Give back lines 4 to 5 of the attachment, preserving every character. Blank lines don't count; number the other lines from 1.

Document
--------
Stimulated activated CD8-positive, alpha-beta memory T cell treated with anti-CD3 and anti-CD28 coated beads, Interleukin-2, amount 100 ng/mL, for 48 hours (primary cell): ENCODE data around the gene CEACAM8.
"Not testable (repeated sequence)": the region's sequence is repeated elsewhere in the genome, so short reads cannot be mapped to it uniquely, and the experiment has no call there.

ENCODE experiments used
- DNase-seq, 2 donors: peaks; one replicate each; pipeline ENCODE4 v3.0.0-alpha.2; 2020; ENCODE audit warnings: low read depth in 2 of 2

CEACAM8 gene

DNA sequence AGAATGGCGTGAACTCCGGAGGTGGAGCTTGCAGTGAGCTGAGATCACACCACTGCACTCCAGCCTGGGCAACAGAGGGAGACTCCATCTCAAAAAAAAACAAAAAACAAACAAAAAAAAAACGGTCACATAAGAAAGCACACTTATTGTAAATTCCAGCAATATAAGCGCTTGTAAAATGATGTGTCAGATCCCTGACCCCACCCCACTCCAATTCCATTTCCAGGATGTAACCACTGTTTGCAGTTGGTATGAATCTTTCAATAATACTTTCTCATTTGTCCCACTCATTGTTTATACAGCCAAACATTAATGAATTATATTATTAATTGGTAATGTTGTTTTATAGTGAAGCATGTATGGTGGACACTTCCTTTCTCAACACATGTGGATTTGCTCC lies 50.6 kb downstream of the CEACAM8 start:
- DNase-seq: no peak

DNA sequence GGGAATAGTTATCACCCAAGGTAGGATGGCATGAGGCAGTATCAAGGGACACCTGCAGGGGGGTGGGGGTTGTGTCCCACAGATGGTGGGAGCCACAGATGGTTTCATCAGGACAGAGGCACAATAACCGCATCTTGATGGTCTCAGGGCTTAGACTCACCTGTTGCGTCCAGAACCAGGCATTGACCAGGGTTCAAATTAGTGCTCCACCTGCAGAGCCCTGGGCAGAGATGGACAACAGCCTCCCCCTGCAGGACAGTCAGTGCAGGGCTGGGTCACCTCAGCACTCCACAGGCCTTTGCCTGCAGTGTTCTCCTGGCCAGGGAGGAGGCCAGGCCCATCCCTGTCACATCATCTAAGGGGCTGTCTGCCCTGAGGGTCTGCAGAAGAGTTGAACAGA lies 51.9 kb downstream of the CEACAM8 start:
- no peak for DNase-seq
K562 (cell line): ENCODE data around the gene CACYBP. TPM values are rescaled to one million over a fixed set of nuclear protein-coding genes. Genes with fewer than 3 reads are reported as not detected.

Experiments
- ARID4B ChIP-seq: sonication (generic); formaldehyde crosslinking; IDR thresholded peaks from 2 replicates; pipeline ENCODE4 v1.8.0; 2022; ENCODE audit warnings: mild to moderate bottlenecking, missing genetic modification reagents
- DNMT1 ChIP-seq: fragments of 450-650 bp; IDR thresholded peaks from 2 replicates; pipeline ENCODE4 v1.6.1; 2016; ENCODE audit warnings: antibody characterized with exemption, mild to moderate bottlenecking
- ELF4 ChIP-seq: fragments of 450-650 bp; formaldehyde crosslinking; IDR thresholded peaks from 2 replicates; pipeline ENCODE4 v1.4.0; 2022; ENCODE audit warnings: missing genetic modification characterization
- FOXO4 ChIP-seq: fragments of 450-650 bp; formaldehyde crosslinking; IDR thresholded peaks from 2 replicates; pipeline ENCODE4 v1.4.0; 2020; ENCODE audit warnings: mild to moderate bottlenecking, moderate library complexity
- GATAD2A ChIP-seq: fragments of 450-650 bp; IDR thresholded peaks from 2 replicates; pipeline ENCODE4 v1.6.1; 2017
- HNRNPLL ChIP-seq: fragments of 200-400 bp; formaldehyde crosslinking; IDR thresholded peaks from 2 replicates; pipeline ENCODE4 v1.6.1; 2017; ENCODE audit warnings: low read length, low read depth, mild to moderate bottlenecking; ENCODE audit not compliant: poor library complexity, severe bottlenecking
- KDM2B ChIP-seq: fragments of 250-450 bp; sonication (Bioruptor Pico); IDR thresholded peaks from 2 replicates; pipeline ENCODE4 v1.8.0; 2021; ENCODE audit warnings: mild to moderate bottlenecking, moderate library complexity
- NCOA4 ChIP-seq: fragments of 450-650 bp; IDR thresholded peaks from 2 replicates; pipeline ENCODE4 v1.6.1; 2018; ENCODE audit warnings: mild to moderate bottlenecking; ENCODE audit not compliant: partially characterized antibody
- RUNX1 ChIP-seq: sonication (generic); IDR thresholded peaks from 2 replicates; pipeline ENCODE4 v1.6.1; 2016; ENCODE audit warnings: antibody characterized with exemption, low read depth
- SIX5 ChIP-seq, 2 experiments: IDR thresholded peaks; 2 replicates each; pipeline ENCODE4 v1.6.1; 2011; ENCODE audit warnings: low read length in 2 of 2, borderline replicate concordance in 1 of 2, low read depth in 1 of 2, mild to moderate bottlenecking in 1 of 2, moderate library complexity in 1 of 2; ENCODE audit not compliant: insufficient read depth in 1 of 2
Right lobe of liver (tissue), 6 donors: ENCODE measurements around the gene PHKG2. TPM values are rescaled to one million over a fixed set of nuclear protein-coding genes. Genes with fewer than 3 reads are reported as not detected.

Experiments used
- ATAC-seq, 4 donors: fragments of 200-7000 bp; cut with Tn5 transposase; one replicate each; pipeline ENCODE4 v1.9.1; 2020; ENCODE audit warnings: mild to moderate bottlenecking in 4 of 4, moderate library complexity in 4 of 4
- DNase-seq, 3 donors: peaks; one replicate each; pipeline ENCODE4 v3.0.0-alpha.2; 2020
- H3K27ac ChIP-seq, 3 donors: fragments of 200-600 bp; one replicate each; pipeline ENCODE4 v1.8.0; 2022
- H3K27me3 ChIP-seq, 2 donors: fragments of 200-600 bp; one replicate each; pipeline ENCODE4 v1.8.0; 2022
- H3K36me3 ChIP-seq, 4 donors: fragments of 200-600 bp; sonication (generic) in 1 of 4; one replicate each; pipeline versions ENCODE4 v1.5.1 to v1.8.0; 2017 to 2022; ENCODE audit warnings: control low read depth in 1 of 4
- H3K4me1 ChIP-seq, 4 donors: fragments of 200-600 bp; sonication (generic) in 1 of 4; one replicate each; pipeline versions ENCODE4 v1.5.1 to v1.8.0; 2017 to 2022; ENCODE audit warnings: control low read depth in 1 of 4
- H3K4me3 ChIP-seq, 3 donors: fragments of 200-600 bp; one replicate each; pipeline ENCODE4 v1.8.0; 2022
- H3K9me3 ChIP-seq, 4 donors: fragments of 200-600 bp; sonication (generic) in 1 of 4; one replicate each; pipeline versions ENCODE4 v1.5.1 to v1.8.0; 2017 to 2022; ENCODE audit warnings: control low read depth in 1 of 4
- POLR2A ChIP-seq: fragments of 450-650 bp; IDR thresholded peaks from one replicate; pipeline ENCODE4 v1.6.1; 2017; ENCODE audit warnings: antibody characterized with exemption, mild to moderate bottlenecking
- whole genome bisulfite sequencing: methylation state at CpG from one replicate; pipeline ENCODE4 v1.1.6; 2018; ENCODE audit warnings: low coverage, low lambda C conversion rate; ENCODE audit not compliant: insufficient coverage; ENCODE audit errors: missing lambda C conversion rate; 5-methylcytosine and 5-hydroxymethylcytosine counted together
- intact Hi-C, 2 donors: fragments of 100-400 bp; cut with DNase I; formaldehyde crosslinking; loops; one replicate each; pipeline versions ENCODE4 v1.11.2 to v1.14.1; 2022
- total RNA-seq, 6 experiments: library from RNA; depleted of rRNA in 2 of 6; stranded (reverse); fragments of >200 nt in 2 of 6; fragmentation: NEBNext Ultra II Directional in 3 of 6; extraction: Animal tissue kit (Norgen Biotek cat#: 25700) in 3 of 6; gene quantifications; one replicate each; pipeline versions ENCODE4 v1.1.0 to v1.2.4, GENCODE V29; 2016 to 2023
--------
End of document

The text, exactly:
- DNase-seq, 2 donors: peaks; one replicate each; pipeline ENCODE4 v3.0.0-alpha.2; 2020; ENCODE audit warnings: low read depth in 2 of 2

CEACAM8 gene